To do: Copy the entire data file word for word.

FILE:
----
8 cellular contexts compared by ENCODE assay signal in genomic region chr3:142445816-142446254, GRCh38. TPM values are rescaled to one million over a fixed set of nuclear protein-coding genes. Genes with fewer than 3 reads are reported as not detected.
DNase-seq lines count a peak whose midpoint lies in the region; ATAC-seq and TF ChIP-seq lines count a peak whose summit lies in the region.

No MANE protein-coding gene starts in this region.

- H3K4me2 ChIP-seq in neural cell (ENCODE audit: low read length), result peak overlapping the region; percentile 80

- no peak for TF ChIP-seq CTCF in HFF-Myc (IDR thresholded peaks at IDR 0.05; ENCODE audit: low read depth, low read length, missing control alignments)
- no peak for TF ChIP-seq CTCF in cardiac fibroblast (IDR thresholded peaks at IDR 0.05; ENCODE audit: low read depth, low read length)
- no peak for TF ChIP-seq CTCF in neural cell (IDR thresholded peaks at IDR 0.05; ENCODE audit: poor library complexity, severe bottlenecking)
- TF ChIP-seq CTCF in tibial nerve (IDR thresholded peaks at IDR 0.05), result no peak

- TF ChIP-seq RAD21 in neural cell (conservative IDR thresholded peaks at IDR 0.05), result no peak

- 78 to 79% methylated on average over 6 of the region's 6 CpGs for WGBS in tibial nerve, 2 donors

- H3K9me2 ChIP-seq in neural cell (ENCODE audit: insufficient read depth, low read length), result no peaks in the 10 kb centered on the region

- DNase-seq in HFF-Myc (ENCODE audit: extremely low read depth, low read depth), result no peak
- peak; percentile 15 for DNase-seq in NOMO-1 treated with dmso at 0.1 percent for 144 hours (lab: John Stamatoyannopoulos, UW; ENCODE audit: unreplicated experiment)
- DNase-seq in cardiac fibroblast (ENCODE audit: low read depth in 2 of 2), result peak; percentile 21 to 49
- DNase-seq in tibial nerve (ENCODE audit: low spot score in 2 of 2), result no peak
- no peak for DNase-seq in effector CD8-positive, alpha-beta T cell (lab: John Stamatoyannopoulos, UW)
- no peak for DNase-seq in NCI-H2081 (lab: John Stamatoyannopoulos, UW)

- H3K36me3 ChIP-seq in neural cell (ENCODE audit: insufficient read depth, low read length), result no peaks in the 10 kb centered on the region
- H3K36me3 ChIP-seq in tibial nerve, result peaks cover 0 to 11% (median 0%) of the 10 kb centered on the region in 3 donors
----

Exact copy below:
8 cellular contexts compared by ENCODE assay signal in genomic region chr3:142445816-142446254, GRCh38. TPM values are rescaled to one million over a fixed set of nuclear protein-coding genes. Genes with fewer than 3 reads are reported as not detected.
DNase-seq lines count a peak whose midpoint lies in the region; ATAC-seq and TF ChIP-seq lines count a peak whose summit lies in the region.

No MANE protein-coding gene starts in this region.

- H3K4me2 ChIP-seq in neural cell (ENCODE audit: low read length), result peak overlapping the region; percentile 80

- no peak for TF ChIP-seq CTCF in HFF-Myc (IDR thresholded peaks at IDR 0.05; ENCODE audit: low read depth, low read length, missing control alignments)
- no peak for TF ChIP-seq CTCF in cardiac fibroblast (IDR thresholded peaks at IDR 0.05; ENCODE audit: low read depth, low read length)
- no peak for TF ChIP-seq CTCF in neural cell (IDR thresholded peaks at IDR 0.05; ENCODE audit: poor library complexity, severe bottlenecking)
- TF ChIP-seq CTCF in tibial nerve (IDR thresholded peaks at IDR 0.05), result no peak

- TF ChIP-seq RAD21 in neural cell (conservative IDR thresholded peaks at IDR 0.05), result no peak

- 78 to 79% methylated on average over 6 of the region's 6 CpGs for WGBS in tibial nerve, 2 donors

- H3K9me2 ChIP-seq in neural cell (ENCODE audit: insufficient read depth, low read length), result no peaks in the 10 kb centered on the region

- DNase-seq in HFF-Myc (ENCODE audit: extremely low read depth, low read depth), result no peak
- peak; percentile 15 for DNase-seq in NOMO-1 treated with dmso at 0.1 percent for 144 hours (lab: John Stamatoyannopoulos, UW; ENCODE audit: unreplicated experiment)
- DNase-seq in cardiac fibroblast (ENCODE audit: low read depth in 2 of 2), result peak; percentile 21 to 49
- DNase-seq in tibial nerve (ENCODE audit: low spot score in 2 of 2), result no peak
- no peak for DNase-seq in effector CD8-positive, alpha-beta T cell (lab: John Stamatoyannopoulos, UW)
- no peak for DNase-seq in NCI-H2081 (lab: John Stamatoyannopoulos, UW)

- H3K36me3 ChIP-seq in neural cell (ENCODE audit: insufficient read depth, low read length), result no peaks in the 10 kb centered on the region
- H3K36me3 ChIP-seq in tibial nerve, result peaks cover 0 to 11% (median 0%) of the 10 kb centered on the region in 3 donors